>On the plane ride back from BlogHer, I read a fascinating book about the history of rats in New York City, Rats by Robert Sullivan. The best parts of the book were the historical anecdotes and facts about rats. Also, the few gross-o things I learned (i.e. - if the rat population grows too large to support itself, the furry beady-eyed beasts turn to cannibalism) and squeamish close encounters with rats were great. Less interesting was the author's observations of and ruminations about some rats in an alley in downtown New York, which got me thinking about types of nonfiction writing.

Last week after my writing class, I spoke to the instructor about my desire to attend an MFA program in the fall. He felt that I demonstrated excellent progress in class, but that my writing was not literary, but more journalistic. He described it as "magazine-y," and pointed out that in the prior week I described a couple using the word yuppie. "Yuppie is a label," he said. "It doesn't mean anything."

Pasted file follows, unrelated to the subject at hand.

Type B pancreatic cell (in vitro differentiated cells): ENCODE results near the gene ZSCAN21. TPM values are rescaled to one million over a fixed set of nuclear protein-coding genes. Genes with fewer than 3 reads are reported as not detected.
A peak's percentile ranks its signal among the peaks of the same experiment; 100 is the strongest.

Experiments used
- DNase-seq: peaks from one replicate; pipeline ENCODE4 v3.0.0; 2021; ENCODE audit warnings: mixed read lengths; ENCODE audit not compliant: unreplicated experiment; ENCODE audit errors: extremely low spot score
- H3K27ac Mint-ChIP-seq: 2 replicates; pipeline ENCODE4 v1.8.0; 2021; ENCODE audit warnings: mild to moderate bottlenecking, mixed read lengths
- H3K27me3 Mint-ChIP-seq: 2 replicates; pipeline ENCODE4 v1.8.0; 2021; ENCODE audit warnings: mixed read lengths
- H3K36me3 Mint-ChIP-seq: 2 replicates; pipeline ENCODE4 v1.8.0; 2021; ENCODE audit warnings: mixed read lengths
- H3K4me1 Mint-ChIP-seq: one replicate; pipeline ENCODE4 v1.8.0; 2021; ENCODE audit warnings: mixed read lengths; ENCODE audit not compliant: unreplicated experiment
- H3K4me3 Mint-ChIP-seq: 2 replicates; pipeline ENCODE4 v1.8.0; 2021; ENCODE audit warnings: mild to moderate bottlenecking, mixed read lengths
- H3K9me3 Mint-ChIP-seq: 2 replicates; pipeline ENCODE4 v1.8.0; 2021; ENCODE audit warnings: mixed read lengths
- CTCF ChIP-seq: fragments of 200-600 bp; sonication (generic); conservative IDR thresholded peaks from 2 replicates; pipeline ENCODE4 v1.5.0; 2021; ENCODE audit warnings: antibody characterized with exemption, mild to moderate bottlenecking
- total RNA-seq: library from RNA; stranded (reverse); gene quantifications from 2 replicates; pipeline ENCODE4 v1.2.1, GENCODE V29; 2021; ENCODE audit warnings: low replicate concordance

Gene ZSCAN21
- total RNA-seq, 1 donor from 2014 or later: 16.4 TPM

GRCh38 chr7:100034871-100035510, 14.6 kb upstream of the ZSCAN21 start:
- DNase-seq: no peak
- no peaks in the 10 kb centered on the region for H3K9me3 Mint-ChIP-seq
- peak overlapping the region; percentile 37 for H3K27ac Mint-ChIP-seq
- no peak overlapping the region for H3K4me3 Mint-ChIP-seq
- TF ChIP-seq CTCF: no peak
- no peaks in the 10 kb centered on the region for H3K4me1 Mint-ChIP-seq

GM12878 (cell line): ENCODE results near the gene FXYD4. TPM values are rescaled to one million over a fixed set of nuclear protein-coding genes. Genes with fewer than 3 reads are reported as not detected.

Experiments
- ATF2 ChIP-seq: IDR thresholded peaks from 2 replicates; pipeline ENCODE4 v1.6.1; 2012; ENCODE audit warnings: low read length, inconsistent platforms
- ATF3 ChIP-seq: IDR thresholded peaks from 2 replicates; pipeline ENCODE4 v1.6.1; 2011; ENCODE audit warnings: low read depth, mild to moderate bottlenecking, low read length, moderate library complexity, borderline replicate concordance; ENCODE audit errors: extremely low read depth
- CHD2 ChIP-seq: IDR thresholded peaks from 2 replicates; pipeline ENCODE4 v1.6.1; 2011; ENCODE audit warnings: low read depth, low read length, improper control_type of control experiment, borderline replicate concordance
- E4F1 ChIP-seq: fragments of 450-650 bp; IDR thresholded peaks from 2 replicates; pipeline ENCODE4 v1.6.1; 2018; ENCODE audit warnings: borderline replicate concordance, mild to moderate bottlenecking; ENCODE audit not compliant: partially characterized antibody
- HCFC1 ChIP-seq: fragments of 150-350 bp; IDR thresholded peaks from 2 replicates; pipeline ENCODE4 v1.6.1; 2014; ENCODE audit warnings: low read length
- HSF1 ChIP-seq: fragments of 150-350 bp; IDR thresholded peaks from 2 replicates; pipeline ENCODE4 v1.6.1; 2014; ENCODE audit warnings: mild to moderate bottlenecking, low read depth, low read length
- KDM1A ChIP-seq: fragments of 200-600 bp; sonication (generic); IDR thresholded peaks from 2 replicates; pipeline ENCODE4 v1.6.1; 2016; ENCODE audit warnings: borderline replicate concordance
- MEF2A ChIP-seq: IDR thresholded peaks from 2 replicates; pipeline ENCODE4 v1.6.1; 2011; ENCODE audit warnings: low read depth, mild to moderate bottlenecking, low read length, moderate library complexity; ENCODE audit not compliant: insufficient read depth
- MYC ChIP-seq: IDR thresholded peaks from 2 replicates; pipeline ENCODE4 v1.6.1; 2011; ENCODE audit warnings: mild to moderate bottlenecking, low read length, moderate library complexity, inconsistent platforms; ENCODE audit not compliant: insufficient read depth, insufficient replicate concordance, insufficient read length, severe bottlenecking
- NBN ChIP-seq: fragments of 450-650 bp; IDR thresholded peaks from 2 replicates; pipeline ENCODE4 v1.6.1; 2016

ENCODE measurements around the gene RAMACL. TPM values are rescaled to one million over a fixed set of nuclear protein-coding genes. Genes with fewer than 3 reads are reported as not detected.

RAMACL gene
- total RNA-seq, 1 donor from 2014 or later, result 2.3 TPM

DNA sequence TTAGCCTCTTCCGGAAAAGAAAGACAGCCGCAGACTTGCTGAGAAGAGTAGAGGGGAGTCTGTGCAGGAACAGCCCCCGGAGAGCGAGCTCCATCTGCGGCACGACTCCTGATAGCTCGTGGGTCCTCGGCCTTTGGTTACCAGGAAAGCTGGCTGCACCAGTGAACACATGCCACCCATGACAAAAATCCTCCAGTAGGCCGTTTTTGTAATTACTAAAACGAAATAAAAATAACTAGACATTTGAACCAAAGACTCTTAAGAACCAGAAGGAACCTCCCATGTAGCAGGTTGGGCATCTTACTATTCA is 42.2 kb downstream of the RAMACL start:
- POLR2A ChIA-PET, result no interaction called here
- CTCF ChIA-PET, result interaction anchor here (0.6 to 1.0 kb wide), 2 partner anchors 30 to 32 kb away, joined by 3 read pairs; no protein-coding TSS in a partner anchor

My additional assignment for this week is to take a page of an article in Vanity Fair and a page from New York, circle all the adjectives, copy it, and bring it to class. I began working on it on my way to the conference, only to discover that what I thought would be obvious isn't so. Sure, I know that an adjective describes a noun, but in reading these articles, I'm having a hard time determining how certain words are being used. Perhaps this is the point of the exercise. Or perhaps I am dumb. In any event, as I read Rats, I tried to determine whether the parts of the book I liked were literary or journalistic. (Answer: Don't know yet. Still trying to understand what makes something "magazine-y" versus "literary.")

So much to learn, so little time. Of one thing in which I am certain: if a rat ever swam up through my toilet bowl, as is known to happen because they are strong swimmers (I was going to say Olympic, but maybe that's magazine-y?), and poked its whiskered nose out, I'd have a heart attack.

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